Developing ALT’s open course platform for ocTEL

This was a post I prepared for another site. It got lost in the pending queue so is out of date (you can still register for ocTEL until the end of June), but I thought worth capturing this post here for future reference.

Last year ALT ran an 11 week long open course in technology enhanced learning (ocTEL). ocTEL is back! And you can still register for this year’s iteration of the course which starts on 28th April 2014 and runs for 7 weeks. The ‘course’ introduces various aspects of TEL from pedagogy, resource discovery to evaluation and management. Participating in an ocTEL feedback session at altc2013 it was interesting to reflect on the mindset people bring to these types of 'courses'. The word 'course' itself also reinforces the idea that if you don't finish then you have somehow failed. At altc2013 Stephen Downes was kind enough to drop in to the ALT-C Live studio and talk about MOOCs with Seb Schmoller. As part of this Stephen explained that the conception of ‘a course’ can be misleading. Stephen has subsequently written up more about what he means in this post. Changing people's perception can be challenging and you can read more about how ocTEL is ‘the open course you cannot fail’ in a post by ALT’s Chief Executive Maren Deepwell.

Our approach to ocTEL is not just changing in approach and content and behind the scenes the platform we use is also evolving to include more social features, integration of accreditation options using digital badges and enhanced course activity aggregation.

The development arch

ocTEL was a successful exploration in the Association hosting this type of event and an opportunity to explore ways for supporting distributed communities. Some of these experiments have already been built upon. For example, the ‘course reader’ which aggregates, displays and redistributes community activity was subsequently also used as part of the altc2013 conference platform. This cycle of development continues with the conference platform being used to improve the course platform. The main change has been the inclusion of a social network site plugin BuddyPress.

BuddyPress has been  used within an educational context for a number of years meaning there is already a rich vein of reported uses and supplementary plugins. One of these is BadgeOS which integrates with BuddyPress to provide the functionality for various forms of accreditation and recognition using digital badges. As well as accrediting activities set by the tutor, BadgeOS also has the option we are keen to explore where participants can nominate or award badges to each other. Another feature of BuddyPress we think might be useful for the course is the  ability for tutors and students to create their own groups. Whilst group forming can be very challenging within open courses particularly given the distributed,  chaotic nature and reduced situational awareness, we are interested to see how these work as it may help us find a solution for supporting ALT’s other communities.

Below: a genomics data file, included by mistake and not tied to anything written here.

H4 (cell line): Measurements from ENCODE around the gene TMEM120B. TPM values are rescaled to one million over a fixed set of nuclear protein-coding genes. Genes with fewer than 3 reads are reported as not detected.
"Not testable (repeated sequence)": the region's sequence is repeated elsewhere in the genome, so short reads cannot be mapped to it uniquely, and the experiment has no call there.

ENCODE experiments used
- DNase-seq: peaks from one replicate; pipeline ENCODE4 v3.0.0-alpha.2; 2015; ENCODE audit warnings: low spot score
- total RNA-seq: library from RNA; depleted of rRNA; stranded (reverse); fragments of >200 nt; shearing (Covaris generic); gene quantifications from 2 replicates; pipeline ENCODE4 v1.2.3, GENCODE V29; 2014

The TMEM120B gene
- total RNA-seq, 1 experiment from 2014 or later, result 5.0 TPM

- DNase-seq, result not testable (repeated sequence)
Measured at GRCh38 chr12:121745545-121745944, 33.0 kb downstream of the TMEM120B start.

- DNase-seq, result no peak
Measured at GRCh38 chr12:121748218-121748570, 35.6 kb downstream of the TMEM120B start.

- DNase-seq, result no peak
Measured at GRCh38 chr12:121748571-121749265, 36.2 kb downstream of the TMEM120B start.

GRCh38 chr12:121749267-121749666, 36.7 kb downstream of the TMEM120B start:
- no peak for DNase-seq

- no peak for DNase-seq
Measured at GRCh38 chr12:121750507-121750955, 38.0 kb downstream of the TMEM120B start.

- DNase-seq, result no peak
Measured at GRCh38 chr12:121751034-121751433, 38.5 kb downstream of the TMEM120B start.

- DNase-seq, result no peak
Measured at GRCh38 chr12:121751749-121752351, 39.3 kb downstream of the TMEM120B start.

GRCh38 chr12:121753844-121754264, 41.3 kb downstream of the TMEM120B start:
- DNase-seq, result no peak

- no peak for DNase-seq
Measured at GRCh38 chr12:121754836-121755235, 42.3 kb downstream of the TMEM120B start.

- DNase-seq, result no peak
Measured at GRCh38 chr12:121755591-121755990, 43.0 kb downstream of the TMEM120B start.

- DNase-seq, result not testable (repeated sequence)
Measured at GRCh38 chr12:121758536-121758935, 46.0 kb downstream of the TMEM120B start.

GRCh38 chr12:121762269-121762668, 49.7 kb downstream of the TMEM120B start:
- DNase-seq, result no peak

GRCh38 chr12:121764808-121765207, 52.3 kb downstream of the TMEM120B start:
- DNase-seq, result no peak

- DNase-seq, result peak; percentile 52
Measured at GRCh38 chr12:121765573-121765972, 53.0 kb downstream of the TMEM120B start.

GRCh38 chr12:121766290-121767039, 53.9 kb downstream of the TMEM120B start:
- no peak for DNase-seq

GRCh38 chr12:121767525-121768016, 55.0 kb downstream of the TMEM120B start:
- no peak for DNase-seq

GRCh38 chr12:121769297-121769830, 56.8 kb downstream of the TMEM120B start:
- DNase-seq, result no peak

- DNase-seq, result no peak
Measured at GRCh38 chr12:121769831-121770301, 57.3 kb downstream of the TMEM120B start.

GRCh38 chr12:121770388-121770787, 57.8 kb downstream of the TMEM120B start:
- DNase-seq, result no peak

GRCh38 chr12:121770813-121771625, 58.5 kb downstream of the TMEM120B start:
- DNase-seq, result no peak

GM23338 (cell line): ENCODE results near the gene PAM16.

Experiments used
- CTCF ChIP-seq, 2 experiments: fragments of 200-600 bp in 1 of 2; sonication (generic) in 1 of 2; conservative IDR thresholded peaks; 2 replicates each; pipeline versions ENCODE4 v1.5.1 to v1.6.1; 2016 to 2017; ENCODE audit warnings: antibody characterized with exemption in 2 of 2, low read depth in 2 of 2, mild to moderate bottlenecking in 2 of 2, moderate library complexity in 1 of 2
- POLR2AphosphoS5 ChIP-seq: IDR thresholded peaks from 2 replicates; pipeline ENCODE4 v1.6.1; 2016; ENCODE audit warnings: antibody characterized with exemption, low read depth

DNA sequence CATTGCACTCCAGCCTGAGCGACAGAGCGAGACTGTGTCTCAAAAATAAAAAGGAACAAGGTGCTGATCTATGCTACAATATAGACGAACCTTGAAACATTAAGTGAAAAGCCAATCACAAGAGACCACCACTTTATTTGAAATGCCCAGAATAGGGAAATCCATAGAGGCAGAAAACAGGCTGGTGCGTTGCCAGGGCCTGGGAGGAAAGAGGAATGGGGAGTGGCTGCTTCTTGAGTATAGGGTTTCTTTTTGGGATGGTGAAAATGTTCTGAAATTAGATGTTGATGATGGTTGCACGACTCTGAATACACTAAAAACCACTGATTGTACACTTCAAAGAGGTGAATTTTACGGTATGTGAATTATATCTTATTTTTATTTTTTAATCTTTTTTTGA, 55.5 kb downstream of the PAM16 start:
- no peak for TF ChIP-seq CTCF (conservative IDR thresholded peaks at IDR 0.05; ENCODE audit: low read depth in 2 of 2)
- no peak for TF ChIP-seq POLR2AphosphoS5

The last area of innovation continues the work funded through the MOOC Research Initiative (MRI) which explored the effectiveness of the course reader to attribute a person’s contributions made in multiple networks. Whilst collecting data from 3rd party sites is possible across a range of platforms the identity of who made the post can be less clear cut. Sometimes this is deliberate the person choosing  to write under a nom de plume, but this can also be a result of restrictions on usernames placed by the site. In ocTEL our interest in this area is not to lift the veil on those who prefer to be anonymous, but instead  correctly attribute contributions to the original author. One of the reason for doing this is if using course activity to accredit someone’s learning, evidence of this activity may existing across different channels.

As part of the MRI grant we analysed data from the first iteration of ocTEL which showed given the data sources we targeted an authorship reconciliation of around 50%. As part of the research we identified areas where we could easily improve the procedure used to match authors to an existing course database. Consequently we’ll be incorporating these in the next version of ocTEL.

All these developments are going to be made available under an open source license so why not register for the course and experience the new ocTEL. Also, similar to last year, we’ll be taking the opportunity to develop the platform during the course. One of the developments at towards the top of the list is creating more data export options. These will include on the personal level ‘midata’ export as well as general data feeds.

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